It was shocking enough for Santa Barbara resident Erin Tague to find herself paralyzed by pain in the middle of the road on July 14, the day that she broke her hip in a bicycle crash while riding through the Montecito foothills on Bella Vista Drive near the Romero Canyon trailhead. “It’s slicker than an ice skating rink,” she said of the slippery algae there that’s fed by a trickle of water from Romero Creek. “That’s pretty much what took me out.”
But when the paramedics, a nurse at Cottage Hospital, and a firefighter from Montecito Fire all told her that she wasn’t the first to spill at this particular spot, Tague — a professional masseuse who moved to town from New York in April 2009 and works in the Biltmore’s spa — got angry. “They know that this is going on but nobody is doing anything to prevent future accidents,” complained Tague, who started road riding about six months ago and said she fell even after “exercising caution” before the crash. She’s now saddled with $56,000 in medical bills and is considering a lawsuit against the County of Santa Barbara, which maintains the road. (In a case of tragic timing, Tague had finally mailed in health insurance paperwork the day before her accident, which was too late, as the broken hip now qualifies as a pre-existing condition.)
The Independent was unable to track down Tague’s original sources: the paramedics weren’t named; the firefighter had gone on vacation, but Montecito Fire’s records did indicate a 2005 crash there; and two nurses in Cottage’s orthopedic unit recalled overhearing the same conversation, but could not recall which nurse noted that Tague was the third female in a year to break her hip at the same spot. However, a cursory survey of bicyclists with the Goleta Valley Cycling Club, the Santa Barbara Bike Coalition, Hazard’s Cycle Sports, and Echelon Santa Barbara — whose president Scott McIntyre once crashed there — revealed that the dangers of these creek crossings are well known to veteran riders, that they need to be hit with wheels straight, slow, and steady, and that many choose to walk their bikes across.
And then there’s Ben Borowski, another Romero Canyon victim who crashed there on July 18 and caught a severe case of road rash. “That’s a sketchy curve for sure,” said Borowski, who said that the slick road is made more dangerous by a tight turn and adjacent concrete barrier. “A lot of people are falling down there.”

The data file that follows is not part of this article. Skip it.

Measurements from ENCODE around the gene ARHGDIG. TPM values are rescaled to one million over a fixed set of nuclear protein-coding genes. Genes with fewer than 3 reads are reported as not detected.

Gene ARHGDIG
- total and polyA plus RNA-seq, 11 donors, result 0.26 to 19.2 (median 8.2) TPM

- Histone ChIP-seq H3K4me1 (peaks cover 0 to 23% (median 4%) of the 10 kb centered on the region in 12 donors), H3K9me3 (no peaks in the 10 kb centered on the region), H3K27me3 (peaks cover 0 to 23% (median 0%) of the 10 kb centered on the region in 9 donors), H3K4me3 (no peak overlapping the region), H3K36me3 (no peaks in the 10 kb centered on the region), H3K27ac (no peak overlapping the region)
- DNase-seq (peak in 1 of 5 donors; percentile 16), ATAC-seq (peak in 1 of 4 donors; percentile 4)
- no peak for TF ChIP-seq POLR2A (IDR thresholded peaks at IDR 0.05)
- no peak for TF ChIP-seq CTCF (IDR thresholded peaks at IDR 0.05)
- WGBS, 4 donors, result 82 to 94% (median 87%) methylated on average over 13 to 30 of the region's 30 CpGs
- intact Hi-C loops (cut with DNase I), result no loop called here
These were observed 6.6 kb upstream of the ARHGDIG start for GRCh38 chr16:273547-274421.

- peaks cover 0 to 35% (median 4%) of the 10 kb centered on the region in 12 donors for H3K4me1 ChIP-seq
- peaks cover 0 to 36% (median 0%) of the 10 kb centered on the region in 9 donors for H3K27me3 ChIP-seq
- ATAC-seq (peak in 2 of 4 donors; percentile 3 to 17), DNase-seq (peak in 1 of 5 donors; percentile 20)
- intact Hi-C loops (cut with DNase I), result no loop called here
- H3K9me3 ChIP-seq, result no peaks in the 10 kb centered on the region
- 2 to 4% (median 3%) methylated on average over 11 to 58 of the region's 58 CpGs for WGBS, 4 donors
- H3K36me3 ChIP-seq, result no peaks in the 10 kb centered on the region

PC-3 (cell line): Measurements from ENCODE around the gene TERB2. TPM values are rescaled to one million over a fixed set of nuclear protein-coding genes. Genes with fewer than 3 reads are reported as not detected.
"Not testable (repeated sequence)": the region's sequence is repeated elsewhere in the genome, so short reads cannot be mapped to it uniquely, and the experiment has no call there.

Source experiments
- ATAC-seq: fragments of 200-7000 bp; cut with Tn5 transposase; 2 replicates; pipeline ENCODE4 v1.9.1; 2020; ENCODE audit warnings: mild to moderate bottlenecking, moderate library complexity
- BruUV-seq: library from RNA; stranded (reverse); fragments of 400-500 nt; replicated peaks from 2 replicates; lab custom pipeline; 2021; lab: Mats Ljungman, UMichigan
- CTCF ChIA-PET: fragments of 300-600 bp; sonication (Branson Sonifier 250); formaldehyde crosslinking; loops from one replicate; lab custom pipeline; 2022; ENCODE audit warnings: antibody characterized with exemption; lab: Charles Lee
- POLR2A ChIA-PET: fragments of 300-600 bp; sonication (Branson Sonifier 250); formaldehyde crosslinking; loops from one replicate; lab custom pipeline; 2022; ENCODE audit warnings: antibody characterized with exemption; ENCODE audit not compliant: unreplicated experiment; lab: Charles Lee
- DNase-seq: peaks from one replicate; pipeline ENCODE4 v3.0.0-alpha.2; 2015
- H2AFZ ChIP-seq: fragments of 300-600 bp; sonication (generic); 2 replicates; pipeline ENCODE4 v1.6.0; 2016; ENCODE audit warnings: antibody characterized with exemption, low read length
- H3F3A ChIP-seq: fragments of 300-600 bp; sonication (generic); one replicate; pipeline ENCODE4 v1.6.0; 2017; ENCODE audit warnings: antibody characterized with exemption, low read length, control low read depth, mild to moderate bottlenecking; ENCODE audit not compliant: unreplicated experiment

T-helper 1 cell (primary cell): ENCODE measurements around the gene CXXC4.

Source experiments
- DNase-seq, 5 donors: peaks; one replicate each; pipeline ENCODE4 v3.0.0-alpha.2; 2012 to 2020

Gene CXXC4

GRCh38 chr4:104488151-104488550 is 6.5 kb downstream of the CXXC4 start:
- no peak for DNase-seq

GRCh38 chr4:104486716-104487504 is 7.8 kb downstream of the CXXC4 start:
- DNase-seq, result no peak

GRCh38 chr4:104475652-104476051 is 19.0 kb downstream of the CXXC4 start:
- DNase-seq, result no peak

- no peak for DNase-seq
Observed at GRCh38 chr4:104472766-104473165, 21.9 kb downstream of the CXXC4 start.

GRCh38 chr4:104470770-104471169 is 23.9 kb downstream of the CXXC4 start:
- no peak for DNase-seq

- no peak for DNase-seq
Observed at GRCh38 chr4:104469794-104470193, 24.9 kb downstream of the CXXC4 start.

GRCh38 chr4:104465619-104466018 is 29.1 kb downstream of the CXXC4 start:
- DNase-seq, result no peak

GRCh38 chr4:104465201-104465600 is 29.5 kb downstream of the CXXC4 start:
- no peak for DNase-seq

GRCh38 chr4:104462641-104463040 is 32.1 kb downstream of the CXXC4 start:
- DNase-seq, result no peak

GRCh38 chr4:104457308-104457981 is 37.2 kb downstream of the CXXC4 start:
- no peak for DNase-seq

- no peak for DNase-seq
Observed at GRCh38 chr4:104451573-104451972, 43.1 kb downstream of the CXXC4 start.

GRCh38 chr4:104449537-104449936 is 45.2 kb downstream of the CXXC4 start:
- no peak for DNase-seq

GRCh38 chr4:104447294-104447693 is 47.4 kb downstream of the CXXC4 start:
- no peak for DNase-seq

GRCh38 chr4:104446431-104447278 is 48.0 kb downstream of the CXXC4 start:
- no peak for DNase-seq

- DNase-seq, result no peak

Tague is hoping to raise more awareness in anticipation of the Santa Barbara Century, a 100-mile ride coming to town on October 23. That’s what Tague was training for when she crashed, and she fears that the Romero Canyon and Cold Springs Creek slicks could prove disastrous when as many as 1,000 bicyclists cruise the foothill route through town. But race co-founder Kalon Kelley believes that the creek crossings will be dry by race day. “If not,” Kelley said, “the race organizers will ensure that there is adequate signage to warn riders to slow and ride with caution when crossing water on the road.”
Whether or not she does file a lawsuit, Tague is also planning to contact the county to alert them to the danger. Public Works’ Dace Morgan, the deputy director of transportation, said the matter is already being looked into. “I’ll have our maintenance folks take a look to see the condition of the road, and then have our traffic report folks review it for any signage that’s appropriate,” she said on Tuesday. “We’ll review the situation and take the steps we feel would be necessary.”
Steps, meanwhile, are very much on Tague’s mind these days, as her broken hip is expected to take at least four months to fully recover. She’s encouraging anyone else who has crashed at this crossing or others to email her at firstname.lastname@example.org. “Something needs to be done,” she said. “This area has an extremely high volume of cyclists and this is a matter that needs to be made known to everyone who is traveling these roads.”